The BCBS feels that increased use of automation can transform a high-impact event e.g. a prolonged disruption of services that depend on computers and networks. High frequency events run with one or two standard deviations, catastrophic events lie in the tail of the distribution Operational risks are managed largely through conventional wisdom and this approach has not been supported by any thought recommended by. Nevertheless, banks must put in place appropriate systems to capture the probability and frequency of loss in the case of each category of events and develop contingency plans to mitigate the risks.

The basic indicator approach does not attempt a genuine assessment of operational risk – the risk capital charge is determined merely as a fixed percentage (alpha) of a basic indicator which is average gross income over the previous three years (used as a proxy for exposure). Under the standard approach, the aforesaid eight business lines are each subject to seven multiplied by a factor (beta) to arrive at the risk capital required for that business line and the total of risk capital required for all the eight business lines gives the total risk capital required.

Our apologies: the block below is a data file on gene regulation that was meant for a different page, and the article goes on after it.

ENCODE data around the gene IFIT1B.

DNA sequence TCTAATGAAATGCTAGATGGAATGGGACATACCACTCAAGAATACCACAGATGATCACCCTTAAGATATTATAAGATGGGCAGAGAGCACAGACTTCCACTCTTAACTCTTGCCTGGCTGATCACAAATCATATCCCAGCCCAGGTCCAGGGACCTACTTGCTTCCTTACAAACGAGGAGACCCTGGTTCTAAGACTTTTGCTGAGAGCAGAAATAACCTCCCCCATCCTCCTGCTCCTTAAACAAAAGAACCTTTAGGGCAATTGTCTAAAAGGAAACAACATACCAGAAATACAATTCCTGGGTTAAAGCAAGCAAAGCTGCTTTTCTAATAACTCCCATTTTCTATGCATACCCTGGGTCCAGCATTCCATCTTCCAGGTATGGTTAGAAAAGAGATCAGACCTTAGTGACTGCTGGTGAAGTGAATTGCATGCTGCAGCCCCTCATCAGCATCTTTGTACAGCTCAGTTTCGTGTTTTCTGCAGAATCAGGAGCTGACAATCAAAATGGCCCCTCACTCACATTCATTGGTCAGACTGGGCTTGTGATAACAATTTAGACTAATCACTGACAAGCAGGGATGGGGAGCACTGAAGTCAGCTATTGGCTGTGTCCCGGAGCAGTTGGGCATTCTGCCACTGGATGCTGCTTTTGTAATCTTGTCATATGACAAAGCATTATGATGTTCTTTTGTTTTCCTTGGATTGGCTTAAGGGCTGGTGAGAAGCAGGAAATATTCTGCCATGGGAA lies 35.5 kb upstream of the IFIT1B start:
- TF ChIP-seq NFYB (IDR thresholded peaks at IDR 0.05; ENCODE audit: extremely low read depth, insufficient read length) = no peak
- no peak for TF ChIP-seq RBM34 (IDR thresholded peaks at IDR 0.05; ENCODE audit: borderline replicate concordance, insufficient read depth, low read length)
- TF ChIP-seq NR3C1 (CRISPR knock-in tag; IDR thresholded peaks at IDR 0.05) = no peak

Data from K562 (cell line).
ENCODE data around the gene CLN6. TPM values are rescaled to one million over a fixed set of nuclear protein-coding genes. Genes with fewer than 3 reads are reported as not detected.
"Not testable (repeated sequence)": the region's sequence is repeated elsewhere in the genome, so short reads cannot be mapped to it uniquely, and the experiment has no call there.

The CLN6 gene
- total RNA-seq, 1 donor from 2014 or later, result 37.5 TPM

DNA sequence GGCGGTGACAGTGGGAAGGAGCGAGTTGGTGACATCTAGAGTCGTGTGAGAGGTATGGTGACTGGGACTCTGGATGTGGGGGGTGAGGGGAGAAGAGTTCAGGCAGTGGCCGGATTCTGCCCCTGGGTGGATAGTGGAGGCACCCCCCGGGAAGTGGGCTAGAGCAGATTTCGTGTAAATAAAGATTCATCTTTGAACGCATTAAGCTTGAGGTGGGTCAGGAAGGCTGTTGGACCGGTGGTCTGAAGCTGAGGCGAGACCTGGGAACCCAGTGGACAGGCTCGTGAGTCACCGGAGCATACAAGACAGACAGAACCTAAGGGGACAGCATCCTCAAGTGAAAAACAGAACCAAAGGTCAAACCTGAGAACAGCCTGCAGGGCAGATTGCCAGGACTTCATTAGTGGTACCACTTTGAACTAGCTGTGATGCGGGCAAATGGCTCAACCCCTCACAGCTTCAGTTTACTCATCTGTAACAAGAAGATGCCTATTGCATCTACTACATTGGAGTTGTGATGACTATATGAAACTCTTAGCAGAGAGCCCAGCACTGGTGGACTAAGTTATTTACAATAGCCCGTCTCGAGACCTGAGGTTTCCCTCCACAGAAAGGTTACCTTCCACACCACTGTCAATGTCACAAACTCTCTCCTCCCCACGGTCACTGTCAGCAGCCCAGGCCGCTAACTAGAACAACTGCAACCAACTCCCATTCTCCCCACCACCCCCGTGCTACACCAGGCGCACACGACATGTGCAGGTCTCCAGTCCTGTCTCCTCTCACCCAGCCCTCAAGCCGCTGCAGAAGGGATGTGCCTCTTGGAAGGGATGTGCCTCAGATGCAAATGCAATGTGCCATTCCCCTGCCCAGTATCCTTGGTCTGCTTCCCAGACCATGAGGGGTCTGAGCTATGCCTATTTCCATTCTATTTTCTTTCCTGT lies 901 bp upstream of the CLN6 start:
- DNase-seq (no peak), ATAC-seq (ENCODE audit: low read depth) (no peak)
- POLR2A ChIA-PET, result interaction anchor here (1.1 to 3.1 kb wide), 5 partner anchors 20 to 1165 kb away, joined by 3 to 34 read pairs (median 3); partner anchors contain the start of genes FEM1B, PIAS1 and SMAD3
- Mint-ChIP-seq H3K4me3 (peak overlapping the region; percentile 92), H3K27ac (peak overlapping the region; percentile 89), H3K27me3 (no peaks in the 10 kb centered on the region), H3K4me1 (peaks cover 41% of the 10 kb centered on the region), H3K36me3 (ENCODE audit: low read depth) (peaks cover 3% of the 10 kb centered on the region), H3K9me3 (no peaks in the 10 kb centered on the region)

Risk management imperatives:

Before concluding, it needs to be re-emphasised that bank managements must realize before it is too late that stress testing is crucial to critically examine the vulnerability of the organisation of a series of extreme events. Banks, therefore, have to start and experiment with scenario analysis to get an idea as to how much capital would be adequate and results should be reported to management and Board of Directors periodically whose response should be reflected in the contingency plans put in place and policies and limits fixed by them. During a market crisis, historical markets collapse of these vulnerabilities to the management.